• Committees exclusively or primarily responsible for state audit-related matters (called audit committees), which can be divided into two types: public accounts committees (Cyprus and Malta) and state audit committees (Hungary and Poland).
  • Committees specifically responsible for SAI budget-related matters: approving the SAI budget, appointing outside auditors to audit the SAI, and reviewing the audited accounts (the National Audit Office Accounts Committee in Malta).

While most of the participating countries do not have frequent and periodic meetings between SAIs and PCs, such meetings as are held take place in parliaments where (1) there are committees exclusively or primarily in charge of issues of state audit (those in Cyprus, Hungary, and Malta) or (2) there is an established tradition of reviewing audit reports by most of the PCs (in Poland). The number of PC meetings convened each year to discuss SAI-related matters varies among the countries—from 1 to 3 meetings held in Albania, Bulgaria, Latvia, and Lithuania, to 75 such meetings in Cyprus, and 70 to 100 in Poland. In most cases, SAI-related matters constitute only one of the agenda items.

Typically, constitutions or laws require SAIs to submit their reports to their parliaments—particularly annual reports on their activities, audit reports on the execution of the state budgets, and reports on audits requested by the parliaments (when applicable). In some cases, SAIs also submit opinions on public accounts, reports on the use and preservation of state assets, and reports on the public debt.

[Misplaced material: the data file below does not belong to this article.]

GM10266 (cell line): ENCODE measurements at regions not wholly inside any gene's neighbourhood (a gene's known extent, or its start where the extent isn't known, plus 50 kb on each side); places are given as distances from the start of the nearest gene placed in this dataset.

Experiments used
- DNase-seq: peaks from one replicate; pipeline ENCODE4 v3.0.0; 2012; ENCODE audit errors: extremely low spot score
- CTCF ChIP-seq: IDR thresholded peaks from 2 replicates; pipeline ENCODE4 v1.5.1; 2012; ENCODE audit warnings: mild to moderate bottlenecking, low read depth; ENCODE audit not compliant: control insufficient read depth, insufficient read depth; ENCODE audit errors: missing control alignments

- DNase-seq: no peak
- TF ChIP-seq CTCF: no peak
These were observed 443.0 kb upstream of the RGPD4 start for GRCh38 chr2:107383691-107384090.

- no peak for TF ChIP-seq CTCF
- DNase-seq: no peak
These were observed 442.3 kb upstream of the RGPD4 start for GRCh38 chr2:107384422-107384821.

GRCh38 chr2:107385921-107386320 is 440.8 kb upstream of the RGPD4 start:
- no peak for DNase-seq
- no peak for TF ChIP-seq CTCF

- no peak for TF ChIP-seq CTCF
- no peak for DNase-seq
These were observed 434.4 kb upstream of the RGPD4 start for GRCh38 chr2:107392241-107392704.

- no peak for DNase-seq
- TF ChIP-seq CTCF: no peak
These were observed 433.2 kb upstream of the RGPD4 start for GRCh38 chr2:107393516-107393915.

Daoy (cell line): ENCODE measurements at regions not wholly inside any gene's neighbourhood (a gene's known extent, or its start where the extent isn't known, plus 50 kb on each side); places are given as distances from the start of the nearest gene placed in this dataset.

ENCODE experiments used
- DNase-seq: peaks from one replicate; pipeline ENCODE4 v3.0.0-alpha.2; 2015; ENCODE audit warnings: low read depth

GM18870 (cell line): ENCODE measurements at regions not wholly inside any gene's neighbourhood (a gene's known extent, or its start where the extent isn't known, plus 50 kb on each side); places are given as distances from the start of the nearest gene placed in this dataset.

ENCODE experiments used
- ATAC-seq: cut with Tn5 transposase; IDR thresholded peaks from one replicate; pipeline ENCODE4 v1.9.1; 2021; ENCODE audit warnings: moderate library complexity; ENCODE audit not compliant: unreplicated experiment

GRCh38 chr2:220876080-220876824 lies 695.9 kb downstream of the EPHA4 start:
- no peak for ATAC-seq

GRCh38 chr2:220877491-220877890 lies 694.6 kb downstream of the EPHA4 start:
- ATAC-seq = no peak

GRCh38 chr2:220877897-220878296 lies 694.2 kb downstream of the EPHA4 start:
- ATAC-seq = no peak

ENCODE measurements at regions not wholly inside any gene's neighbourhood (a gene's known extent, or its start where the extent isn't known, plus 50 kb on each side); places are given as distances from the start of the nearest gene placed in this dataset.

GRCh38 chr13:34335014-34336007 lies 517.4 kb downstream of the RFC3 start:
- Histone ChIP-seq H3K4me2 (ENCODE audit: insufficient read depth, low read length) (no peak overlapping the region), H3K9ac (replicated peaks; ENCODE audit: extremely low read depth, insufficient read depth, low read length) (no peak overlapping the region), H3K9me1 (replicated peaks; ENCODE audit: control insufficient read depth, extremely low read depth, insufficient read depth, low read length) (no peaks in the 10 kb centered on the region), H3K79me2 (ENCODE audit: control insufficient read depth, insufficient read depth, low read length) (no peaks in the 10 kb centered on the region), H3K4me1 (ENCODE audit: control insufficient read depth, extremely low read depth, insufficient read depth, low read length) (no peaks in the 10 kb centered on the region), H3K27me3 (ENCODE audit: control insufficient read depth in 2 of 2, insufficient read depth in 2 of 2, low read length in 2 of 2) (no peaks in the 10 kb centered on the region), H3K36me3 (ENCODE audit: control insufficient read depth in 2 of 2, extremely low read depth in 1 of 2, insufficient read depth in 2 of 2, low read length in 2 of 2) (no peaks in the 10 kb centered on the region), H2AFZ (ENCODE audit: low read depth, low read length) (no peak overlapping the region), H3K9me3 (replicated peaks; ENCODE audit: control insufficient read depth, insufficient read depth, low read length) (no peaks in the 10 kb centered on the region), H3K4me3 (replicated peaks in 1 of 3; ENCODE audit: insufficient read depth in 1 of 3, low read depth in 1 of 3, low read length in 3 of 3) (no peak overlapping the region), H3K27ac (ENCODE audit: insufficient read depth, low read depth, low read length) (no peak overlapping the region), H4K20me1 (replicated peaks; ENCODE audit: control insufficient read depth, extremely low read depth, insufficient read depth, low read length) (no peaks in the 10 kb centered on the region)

Generally, PCs do not review more than half the audit reports they receive. PCs regularly review those reports for which parliamentary review is mandatory. Moreover, PCs regularly review reports from the audits they ordered (when applicable) or suggested.

The following are examples of SAI reporting and PC review.

  • PCs receive a significant number of audit reports every year (e.g., 40, 60, or 200) and thoroughly review the majority of them (in Cyprus, Hungary, Malta, and Poland).
  • PCs receive a significant number of audit reports (e.g., 20, 40, or 100) and review only a few of them (in the Czech Republic, Estonia, Latvia, and the Slovak Republic).
  • In some of the countries, the audit findings are included mainly in annual reports and audit reports on the execution of the state budget. These reports are reviewed by PCs during one, two, or three meetings (in Albania, Bulgaria, and Romania).
  • Sometimes PCs, over the course of several meetings, review a large number of audit reports (e.g., 70, 120, or 900), most of which relate to the audits of financial statements and financial transactions of local self-government and government units (in Croatia, Lithuania, and Slovenia). In such instances, few of the reports are reviewed in depth.